6) Can we get donations or sponsorship?
Aside from registration fees, donations and sponsorship may be able to support workshop costs. This requires further strategic thinking, because donors and sponsors will only be interested in supporting communities and events that advance their interests. In the geospatial world, this will likely include marketing opportunities for a sponsor's goods and services, so the audiences have to match. Another goal for many private and non-profit organizations is expanding technology to underserved audiences. These are elements that can't be tacked on to an agenda two weeks before the workshop is held. They require thoughtful planning and explicit efforts from the very beginning in how the workshop is framed, designed, and marketed.
We've dabbled in soliciting donations and sponsorships over the years for DroneCamp, with modest results. Corporate sponsors haven't been a great fit, because they're looking for exposure to large numbers of potential customers which our in-person workshops simply don't deliver. That might change however with more online programming - over 330 people attended our first virtual DroneCamp 2020. Raising money for scholarships has been an easier sell, because the amounts are lower and what we provide is really valuable to several resource-poor and underserved audiences, starting with students. All of this requires a lot of strategizing and legwork, which ultimately may be the biggest bottleneck in raising this type of funding.
Techniques for Online Teaching
More Important than Ever: Engagement and Active Learning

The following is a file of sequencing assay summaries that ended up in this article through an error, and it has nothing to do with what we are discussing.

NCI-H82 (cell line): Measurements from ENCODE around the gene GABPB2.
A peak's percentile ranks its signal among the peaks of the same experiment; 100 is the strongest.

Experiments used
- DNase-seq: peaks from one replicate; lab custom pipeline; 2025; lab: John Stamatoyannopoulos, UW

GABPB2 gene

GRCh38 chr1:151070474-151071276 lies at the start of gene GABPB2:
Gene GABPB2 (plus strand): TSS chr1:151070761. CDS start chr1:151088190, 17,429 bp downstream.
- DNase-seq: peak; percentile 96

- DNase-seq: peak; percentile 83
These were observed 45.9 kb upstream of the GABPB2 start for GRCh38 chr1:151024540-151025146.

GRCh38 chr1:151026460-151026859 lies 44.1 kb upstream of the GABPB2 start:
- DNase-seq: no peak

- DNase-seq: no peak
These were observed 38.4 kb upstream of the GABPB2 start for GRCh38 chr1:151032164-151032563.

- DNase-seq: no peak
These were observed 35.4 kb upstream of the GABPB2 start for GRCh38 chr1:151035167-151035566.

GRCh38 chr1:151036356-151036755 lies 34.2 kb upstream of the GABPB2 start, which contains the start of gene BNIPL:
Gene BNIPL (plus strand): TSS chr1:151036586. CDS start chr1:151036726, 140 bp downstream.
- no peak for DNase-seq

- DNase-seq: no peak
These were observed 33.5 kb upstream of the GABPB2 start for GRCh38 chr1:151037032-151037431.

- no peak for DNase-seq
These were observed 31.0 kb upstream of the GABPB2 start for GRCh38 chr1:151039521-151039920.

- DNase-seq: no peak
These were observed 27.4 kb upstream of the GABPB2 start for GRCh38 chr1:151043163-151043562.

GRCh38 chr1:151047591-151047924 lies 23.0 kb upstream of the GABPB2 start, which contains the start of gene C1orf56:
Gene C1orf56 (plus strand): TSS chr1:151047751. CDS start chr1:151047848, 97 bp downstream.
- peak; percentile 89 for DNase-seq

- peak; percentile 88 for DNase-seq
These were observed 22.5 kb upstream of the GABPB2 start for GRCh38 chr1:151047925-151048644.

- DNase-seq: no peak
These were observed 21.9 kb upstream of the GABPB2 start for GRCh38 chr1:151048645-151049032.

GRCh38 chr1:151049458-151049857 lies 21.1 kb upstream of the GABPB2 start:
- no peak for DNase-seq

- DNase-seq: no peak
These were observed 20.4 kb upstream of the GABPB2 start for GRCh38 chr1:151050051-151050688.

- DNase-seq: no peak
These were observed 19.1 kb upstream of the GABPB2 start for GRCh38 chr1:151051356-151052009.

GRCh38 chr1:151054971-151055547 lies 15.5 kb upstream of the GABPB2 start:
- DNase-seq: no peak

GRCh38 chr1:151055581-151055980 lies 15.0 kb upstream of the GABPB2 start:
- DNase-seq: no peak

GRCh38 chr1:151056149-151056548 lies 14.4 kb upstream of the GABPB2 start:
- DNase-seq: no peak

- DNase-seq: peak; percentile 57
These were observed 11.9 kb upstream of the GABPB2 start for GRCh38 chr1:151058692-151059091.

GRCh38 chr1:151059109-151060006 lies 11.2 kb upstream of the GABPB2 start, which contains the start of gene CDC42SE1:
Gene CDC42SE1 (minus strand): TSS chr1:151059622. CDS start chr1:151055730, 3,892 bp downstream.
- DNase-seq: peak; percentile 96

Classroom teachers quickly learn that the keys to keeping students engaged and focused are active learning and a bit of performance. The same is even more true for online instruction. In addition to all the usual distractions and challenges of presenting complex material, online instructors have to contend with dozens of other windows to click on, temptation from other devices, and Zoom fatigue. A long-winded presentation in a classroom may result in some glossy eyes; that same dry presentation given online may result in losing your students and never getting them fully back.
Being an engaging presenter starts with your screen persona. The usual characteristics of being a good presenter translate well - personable, spontaneous, good use of intonation, a pace that is neither slow nor fast, a little comedy here and there, etc. I often don't feel naturally engaging, particularly when I've been scrambling to develop new content, but I've also learned that much of this is performative, can be practiced, and to some extent scripted.